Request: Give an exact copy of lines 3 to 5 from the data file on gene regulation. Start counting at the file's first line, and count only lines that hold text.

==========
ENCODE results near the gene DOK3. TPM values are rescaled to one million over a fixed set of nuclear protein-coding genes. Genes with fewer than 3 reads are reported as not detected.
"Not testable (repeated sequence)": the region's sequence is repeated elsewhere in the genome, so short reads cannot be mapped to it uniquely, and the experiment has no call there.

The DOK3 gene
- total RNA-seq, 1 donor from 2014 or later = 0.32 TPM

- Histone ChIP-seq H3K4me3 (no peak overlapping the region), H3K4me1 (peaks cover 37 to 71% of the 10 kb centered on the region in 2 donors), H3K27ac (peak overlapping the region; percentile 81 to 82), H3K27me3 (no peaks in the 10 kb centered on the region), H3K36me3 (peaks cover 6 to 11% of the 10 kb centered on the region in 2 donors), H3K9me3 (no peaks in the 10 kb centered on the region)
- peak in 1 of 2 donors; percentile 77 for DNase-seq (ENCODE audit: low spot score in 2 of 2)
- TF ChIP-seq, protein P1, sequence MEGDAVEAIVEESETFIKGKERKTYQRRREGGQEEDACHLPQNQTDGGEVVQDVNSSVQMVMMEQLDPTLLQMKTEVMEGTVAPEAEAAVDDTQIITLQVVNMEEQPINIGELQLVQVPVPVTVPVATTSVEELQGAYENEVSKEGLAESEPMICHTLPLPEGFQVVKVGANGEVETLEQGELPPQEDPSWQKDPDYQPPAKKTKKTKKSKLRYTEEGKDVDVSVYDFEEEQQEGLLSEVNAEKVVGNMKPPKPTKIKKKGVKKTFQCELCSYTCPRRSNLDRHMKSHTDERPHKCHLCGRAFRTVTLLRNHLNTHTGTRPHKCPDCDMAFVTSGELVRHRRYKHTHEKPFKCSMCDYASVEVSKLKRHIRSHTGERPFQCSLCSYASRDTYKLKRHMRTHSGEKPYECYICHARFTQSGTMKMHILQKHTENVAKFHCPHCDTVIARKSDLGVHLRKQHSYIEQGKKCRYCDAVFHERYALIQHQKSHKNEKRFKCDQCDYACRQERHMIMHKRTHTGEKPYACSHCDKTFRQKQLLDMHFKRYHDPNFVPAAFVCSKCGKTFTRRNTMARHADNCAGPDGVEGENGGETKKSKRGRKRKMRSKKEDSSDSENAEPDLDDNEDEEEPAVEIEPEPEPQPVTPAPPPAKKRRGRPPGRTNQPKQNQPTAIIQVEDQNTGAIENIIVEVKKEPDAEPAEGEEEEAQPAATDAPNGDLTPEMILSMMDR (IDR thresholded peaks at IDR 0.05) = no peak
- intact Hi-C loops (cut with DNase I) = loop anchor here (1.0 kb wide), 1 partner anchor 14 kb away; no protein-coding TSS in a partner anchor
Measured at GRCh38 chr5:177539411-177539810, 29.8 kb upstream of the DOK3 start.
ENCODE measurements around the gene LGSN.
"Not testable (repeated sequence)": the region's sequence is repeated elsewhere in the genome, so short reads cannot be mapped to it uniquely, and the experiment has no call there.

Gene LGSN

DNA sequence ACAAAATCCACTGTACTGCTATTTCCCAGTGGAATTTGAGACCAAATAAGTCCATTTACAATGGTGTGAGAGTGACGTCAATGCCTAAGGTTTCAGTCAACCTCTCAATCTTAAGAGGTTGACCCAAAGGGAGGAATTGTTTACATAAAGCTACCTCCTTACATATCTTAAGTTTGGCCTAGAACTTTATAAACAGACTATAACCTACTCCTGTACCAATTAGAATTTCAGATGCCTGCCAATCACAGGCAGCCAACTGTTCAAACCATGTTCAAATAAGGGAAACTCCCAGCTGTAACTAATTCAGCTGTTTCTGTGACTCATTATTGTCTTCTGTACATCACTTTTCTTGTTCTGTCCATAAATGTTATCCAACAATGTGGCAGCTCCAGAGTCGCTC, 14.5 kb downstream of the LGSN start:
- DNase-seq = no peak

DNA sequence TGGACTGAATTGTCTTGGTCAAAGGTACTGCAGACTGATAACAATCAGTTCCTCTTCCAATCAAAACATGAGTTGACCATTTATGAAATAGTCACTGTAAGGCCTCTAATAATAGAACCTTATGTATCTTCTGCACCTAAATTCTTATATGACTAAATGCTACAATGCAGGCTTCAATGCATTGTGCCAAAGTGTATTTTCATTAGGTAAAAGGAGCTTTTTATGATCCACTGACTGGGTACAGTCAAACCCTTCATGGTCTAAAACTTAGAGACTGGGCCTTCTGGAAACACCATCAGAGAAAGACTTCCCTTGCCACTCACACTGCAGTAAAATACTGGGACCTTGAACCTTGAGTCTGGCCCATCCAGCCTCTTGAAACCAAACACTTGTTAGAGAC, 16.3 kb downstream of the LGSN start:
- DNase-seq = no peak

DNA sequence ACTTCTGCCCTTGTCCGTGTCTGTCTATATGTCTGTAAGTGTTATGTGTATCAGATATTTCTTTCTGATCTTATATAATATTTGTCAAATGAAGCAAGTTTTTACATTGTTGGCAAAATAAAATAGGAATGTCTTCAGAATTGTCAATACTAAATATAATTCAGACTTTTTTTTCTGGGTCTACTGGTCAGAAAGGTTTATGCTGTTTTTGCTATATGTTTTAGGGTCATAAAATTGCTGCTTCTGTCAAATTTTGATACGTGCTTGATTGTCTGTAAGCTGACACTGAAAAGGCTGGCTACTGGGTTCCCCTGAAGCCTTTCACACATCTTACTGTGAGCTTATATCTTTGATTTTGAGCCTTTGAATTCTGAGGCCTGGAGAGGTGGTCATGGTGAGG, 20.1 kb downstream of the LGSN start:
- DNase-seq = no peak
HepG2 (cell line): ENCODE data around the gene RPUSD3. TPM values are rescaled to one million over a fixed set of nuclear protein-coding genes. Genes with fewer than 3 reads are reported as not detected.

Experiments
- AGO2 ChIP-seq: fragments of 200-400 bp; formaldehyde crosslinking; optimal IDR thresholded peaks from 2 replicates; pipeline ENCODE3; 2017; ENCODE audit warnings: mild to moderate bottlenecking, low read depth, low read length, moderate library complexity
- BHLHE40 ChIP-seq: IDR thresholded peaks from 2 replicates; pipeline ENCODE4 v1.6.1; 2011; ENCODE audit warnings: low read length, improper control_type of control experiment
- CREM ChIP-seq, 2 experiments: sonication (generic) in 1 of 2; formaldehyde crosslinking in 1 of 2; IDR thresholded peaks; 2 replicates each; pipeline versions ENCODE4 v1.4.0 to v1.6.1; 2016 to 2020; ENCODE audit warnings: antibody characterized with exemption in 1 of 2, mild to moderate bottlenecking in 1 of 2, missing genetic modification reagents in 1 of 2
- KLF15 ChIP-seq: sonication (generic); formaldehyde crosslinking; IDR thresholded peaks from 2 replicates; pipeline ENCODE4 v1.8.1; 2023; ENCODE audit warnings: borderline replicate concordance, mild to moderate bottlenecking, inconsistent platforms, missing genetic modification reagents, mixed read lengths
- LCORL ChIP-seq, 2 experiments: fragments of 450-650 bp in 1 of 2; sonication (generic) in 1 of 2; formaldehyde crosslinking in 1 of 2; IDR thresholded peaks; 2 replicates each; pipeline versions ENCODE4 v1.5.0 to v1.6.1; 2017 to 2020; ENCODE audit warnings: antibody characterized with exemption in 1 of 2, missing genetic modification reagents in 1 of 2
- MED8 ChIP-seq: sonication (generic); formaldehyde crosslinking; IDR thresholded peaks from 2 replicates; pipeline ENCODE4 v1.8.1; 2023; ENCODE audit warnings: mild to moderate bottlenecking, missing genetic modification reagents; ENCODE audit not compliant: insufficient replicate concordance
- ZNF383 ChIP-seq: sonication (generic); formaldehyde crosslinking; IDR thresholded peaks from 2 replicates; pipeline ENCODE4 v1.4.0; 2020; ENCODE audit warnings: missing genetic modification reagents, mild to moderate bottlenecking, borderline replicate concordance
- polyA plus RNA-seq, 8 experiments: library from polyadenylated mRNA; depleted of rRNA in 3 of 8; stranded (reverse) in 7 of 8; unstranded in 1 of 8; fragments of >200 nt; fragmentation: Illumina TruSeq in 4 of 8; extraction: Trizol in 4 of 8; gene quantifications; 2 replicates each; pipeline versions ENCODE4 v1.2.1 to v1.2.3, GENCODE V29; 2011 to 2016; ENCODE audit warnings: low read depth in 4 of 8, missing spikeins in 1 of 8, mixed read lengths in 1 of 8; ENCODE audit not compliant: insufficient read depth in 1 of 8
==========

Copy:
The DOK3 gene
- total RNA-seq, 1 donor from 2014 or later = 0.32 TPM

- Histone ChIP-seq H3K4me3 (no peak overlapping the region), H3K4me1 (peaks cover 37 to 71% of the 10 kb centered on the region in 2 donors), H3K27ac (peak overlapping the region; percentile 81 to 82), H3K27me3 (no peaks in the 10 kb centered on the region), H3K36me3 (peaks cover 6 to 11% of the 10 kb centered on the region in 2 donors), H3K9me3 (no peaks in the 10 kb centered on the region)